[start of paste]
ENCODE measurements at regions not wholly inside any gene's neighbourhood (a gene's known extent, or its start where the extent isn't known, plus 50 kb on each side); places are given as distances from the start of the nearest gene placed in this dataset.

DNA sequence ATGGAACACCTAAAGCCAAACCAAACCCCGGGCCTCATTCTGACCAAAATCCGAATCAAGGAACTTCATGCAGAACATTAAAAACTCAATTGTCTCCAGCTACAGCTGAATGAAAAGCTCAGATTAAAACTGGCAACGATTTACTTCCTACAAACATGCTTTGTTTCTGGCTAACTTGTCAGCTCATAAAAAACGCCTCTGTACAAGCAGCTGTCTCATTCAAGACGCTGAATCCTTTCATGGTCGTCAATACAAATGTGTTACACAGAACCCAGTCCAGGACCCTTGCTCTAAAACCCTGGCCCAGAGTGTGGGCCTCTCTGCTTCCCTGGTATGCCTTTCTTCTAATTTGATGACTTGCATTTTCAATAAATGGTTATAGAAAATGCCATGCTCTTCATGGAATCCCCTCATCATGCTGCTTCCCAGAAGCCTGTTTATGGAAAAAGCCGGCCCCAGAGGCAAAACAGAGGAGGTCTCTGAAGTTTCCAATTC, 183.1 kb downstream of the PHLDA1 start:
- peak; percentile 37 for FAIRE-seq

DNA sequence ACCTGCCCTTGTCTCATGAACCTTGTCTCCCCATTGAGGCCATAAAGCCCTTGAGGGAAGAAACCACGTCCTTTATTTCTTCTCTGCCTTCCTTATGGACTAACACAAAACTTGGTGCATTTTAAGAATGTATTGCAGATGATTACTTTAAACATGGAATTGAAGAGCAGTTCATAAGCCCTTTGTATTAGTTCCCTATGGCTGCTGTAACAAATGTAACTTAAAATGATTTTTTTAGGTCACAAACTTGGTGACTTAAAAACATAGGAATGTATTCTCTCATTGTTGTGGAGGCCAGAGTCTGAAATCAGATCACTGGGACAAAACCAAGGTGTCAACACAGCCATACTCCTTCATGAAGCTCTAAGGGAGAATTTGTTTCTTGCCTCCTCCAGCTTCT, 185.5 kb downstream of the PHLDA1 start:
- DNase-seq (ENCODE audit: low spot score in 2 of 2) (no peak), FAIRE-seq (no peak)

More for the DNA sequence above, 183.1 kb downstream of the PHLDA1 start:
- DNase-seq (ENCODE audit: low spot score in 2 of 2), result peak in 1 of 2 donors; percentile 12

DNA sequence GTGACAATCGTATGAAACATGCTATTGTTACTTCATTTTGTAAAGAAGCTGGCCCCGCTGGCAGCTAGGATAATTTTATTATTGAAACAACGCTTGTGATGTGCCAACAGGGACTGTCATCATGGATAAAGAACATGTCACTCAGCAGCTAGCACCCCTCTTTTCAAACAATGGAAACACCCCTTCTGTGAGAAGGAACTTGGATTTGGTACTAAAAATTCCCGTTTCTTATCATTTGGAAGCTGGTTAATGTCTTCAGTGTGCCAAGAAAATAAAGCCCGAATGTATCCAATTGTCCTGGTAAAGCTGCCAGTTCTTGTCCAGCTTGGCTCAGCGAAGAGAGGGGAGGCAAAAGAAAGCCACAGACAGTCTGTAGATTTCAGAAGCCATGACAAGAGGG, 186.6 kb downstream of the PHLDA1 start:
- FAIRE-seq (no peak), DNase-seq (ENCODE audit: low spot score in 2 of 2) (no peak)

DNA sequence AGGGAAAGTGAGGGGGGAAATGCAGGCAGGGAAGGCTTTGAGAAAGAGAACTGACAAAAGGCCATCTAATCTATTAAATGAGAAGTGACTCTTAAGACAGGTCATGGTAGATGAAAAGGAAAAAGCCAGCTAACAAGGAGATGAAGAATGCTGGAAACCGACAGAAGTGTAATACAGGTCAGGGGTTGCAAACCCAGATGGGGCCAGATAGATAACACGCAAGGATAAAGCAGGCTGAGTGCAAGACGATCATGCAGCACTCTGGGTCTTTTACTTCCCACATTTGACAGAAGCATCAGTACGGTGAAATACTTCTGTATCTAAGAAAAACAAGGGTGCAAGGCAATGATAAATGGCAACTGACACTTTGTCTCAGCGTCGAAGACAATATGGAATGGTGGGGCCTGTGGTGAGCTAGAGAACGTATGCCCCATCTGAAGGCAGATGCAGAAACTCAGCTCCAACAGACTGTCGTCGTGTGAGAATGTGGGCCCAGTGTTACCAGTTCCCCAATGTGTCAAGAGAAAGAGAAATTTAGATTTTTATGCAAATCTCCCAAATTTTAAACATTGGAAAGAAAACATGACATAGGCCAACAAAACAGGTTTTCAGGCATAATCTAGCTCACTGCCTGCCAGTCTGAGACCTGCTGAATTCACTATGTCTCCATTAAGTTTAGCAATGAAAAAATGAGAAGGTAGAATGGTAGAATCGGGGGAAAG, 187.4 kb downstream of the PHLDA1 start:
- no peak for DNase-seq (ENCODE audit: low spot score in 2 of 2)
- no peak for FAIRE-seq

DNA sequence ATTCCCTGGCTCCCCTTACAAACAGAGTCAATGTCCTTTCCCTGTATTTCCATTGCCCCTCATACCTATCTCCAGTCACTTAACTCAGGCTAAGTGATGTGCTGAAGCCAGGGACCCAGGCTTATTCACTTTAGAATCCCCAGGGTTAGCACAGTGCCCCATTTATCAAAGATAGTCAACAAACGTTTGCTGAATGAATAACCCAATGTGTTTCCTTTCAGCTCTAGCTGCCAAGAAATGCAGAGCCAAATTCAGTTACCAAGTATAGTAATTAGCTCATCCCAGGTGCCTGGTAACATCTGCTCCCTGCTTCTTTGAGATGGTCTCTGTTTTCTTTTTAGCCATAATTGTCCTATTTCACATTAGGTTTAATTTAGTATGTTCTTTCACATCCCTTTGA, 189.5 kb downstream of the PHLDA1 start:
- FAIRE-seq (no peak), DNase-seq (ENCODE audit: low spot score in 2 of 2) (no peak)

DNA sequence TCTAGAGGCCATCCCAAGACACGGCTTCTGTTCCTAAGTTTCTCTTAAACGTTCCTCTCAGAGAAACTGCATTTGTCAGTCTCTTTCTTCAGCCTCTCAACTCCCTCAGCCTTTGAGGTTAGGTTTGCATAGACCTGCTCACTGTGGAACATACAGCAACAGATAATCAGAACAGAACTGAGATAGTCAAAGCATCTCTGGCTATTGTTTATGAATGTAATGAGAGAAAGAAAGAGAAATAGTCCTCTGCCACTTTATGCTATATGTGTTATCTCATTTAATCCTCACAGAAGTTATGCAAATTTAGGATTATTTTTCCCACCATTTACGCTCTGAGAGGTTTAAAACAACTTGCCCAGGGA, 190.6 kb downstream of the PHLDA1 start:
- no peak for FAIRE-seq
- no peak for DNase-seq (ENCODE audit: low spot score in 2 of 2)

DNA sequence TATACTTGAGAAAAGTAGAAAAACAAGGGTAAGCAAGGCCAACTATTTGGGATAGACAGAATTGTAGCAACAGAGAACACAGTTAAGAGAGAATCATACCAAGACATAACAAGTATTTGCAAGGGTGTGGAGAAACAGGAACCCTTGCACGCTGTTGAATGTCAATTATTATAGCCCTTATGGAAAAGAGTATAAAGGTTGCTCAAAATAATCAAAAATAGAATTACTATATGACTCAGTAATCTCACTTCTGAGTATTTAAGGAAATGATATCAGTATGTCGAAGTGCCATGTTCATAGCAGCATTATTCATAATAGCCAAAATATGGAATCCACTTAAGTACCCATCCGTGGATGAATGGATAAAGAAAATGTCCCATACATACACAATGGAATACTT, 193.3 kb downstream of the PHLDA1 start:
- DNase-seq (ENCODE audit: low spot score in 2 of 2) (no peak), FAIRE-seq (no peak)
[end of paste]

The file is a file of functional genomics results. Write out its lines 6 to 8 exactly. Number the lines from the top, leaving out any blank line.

More for the DNA sequence above, 183.1 kb downstream of the PHLDA1 start:
- DNase-seq (ENCODE audit: low spot score in 2 of 2), result peak in 1 of 2 donors; percentile 12

DNA sequence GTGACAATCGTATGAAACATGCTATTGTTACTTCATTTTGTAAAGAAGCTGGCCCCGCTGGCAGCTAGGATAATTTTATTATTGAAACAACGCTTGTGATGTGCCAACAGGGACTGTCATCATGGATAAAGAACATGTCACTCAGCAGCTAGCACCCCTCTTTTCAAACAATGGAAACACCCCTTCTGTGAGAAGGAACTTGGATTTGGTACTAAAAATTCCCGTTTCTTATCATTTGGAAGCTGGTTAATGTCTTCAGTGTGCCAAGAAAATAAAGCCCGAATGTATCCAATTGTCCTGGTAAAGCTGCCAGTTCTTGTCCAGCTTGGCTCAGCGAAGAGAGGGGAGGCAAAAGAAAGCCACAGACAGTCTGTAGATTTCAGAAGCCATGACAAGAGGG, 186.6 kb downstream of the PHLDA1 start: